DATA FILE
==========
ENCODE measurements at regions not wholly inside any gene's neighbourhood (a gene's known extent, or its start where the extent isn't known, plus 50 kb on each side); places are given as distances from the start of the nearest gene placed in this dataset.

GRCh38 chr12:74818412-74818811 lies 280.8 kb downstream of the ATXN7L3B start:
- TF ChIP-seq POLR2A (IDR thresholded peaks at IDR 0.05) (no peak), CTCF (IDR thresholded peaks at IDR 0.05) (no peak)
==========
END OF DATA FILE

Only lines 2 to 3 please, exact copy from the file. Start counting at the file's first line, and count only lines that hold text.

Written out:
GRCh38 chr12:74818412-74818811 lies 280.8 kb downstream of the ATXN7L3B start:
- TF ChIP-seq POLR2A (IDR thresholded peaks at IDR 0.05) (no peak), CTCF (IDR thresholded peaks at IDR 0.05) (no peak)